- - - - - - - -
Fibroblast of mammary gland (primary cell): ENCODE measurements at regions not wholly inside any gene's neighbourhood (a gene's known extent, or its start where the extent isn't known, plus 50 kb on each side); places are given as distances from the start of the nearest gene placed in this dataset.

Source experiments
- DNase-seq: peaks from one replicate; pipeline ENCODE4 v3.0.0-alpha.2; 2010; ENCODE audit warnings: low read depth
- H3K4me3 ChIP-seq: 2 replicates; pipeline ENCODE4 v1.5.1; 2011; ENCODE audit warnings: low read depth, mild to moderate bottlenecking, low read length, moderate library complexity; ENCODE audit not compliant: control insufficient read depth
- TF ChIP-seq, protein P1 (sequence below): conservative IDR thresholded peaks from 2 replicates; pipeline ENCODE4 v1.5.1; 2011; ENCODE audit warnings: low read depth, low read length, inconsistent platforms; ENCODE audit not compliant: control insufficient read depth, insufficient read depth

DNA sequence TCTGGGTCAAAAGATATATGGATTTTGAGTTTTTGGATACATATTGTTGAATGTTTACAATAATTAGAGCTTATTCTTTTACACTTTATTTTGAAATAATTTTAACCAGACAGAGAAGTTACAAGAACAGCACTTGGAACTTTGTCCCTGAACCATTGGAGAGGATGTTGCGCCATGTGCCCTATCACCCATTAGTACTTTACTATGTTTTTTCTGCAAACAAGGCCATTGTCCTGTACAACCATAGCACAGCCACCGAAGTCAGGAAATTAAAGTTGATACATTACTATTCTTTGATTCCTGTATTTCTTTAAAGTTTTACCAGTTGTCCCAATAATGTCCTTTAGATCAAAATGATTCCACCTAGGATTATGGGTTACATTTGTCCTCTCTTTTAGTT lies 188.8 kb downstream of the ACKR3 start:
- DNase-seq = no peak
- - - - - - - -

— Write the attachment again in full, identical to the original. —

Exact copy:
Fibroblast of mammary gland (primary cell): ENCODE measurements at regions not wholly inside any gene's neighbourhood (a gene's known extent, or its start where the extent isn't known, plus 50 kb on each side); places are given as distances from the start of the nearest gene placed in this dataset.

Source experiments
- DNase-seq: peaks from one replicate; pipeline ENCODE4 v3.0.0-alpha.2; 2010; ENCODE audit warnings: low read depth
- H3K4me3 ChIP-seq: 2 replicates; pipeline ENCODE4 v1.5.1; 2011; ENCODE audit warnings: low read depth, mild to moderate bottlenecking, low read length, moderate library complexity; ENCODE audit not compliant: control insufficient read depth
- TF ChIP-seq, protein P1 (sequence below): conservative IDR thresholded peaks from 2 replicates; pipeline ENCODE4 v1.5.1; 2011; ENCODE audit warnings: low read depth, low read length, inconsistent platforms; ENCODE audit not compliant: control insufficient read depth, insufficient read depth

DNA sequence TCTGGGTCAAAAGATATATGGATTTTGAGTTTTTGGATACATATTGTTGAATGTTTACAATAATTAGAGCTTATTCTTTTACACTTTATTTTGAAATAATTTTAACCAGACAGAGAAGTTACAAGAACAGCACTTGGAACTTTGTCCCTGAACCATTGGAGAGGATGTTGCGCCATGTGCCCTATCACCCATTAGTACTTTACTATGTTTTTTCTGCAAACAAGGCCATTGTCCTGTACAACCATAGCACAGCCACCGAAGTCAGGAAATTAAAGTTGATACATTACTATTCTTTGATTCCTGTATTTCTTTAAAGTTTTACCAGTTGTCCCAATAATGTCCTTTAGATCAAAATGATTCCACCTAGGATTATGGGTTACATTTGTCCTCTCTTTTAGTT lies 188.8 kb downstream of the ACKR3 start:
- DNase-seq = no peak